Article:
The Balinese kakawin tradition: a preliminary description and inventory

Creese, Helen (1999) The Balinese kakawin tradition: a preliminary description and inventory. Bijdragen tot de Taal-, Land- en Volkenkunde, 155 1: 45-96. doi:10.1163/22134379-90003880

Author Creese, Helen
Title The Balinese kakawin tradition: a preliminary description and inventory
Formatted title
The Balinese kakawin tradition: a preliminary description and inventory
Journal name Bijdragen tot de Taal-, Land- en Volkenkunde   Check publisher's open access policy
ISSN 0006-2294
Publication date 1999-01-01
Sub-type Article (original research)
DOI 10.1163/22134379-90003880
Open Access Status DOI
Volume 155
Issue 1
Start page 45
End page 96
Total pages 52
Place of publication Leiden, The Netherlands
Publisher Koninklijk Institut Voor Taal-, Land-en Volkenkunde (KITVL)
Language eng
Subject C1
420213 Indonesian
780199 Other
Formatted abstract
Bali has a vast and rich literature that dates back many centuries but which remains largely unknown outside Bali. Many different genres are represent ed in the Balinese literary corpus, ranging from prose and poetic works written in Kawi - a name that encompasses a number of related idioms including Old Javanese, Middle Javanese and Javanese-Balinese - to works in literary Balinese and modern novels, short stories and poetry written in Balinese and Indonesian. Among these literary genres is kakawin literature, one of the oldest written genres in the Indonesian archipelago, with its roots deep in the earliest period of Hindu-Javanese civilization and culture. Kakawin are written in Old Javanese (Kawi), in verse form according to a set number of syllables per line, and in fixed metrical patterns of long and short syllables that are based on the principles of Sanskrit poetics. Most are epic tales, although a number are also concerned with didactic and religious themes.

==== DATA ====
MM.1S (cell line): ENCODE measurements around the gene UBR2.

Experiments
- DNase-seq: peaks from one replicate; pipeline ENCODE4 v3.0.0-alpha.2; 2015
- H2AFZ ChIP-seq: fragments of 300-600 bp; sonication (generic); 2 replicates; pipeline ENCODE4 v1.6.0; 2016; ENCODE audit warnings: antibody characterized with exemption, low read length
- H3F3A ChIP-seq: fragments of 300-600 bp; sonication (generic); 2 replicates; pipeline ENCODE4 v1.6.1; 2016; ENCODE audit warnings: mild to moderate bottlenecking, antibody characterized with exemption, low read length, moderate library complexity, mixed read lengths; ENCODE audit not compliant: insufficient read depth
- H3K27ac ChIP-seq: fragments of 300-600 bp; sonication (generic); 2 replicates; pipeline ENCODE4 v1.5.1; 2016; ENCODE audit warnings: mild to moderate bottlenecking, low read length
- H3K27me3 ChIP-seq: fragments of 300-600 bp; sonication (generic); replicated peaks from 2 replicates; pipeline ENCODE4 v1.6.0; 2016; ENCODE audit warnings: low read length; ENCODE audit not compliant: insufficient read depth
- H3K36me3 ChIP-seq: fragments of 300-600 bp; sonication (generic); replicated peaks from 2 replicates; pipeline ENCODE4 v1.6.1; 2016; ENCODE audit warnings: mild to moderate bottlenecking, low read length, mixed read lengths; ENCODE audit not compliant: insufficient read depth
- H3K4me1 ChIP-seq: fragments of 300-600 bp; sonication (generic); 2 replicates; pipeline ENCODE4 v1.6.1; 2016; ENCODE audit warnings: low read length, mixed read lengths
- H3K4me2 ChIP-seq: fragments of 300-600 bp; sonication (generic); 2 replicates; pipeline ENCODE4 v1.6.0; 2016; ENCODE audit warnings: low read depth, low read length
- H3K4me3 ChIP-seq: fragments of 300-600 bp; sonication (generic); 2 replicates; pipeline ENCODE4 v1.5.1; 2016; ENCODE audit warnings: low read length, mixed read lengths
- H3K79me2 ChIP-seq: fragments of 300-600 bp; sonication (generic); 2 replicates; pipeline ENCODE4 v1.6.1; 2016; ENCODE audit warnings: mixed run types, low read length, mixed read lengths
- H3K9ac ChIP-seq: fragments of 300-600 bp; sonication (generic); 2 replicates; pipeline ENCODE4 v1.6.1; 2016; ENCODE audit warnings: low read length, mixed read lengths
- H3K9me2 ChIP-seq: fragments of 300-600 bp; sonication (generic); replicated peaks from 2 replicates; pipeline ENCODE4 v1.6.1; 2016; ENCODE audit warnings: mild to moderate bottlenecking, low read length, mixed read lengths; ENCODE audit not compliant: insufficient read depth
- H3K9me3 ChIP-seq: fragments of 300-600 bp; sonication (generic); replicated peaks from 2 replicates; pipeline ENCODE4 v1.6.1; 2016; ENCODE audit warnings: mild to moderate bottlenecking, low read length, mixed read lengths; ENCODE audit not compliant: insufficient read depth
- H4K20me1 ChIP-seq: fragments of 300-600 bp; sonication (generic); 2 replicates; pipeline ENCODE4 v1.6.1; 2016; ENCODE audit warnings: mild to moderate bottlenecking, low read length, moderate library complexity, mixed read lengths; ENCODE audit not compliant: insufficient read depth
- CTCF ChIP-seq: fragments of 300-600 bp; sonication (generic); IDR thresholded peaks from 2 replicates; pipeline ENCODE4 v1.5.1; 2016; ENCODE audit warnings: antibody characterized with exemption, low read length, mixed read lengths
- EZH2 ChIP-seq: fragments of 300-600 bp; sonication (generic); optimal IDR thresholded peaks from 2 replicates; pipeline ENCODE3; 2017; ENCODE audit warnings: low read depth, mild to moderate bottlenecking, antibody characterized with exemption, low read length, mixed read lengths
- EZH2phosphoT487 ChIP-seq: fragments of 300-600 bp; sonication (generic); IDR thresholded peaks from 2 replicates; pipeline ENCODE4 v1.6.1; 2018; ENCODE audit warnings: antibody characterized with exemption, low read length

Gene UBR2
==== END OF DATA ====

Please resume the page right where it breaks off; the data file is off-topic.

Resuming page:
The story of kakawin literature is closely bound up with the processes by which Indian, largely Sanskrit-derived, cultural, literary and religious practices were adapted in the Indonesian world. Sanskrit literature in particular had a profound effect on Javanese literature...
Q-Index Code C1
Q-Index Status Provisional Code
Institutional Status UQ

Document type: Journal Article
Sub-type: Article (original research)
Collection: School of Languages and Cultures Publications
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Created: Tue, 10 Jun 2008, 23:55:08 EST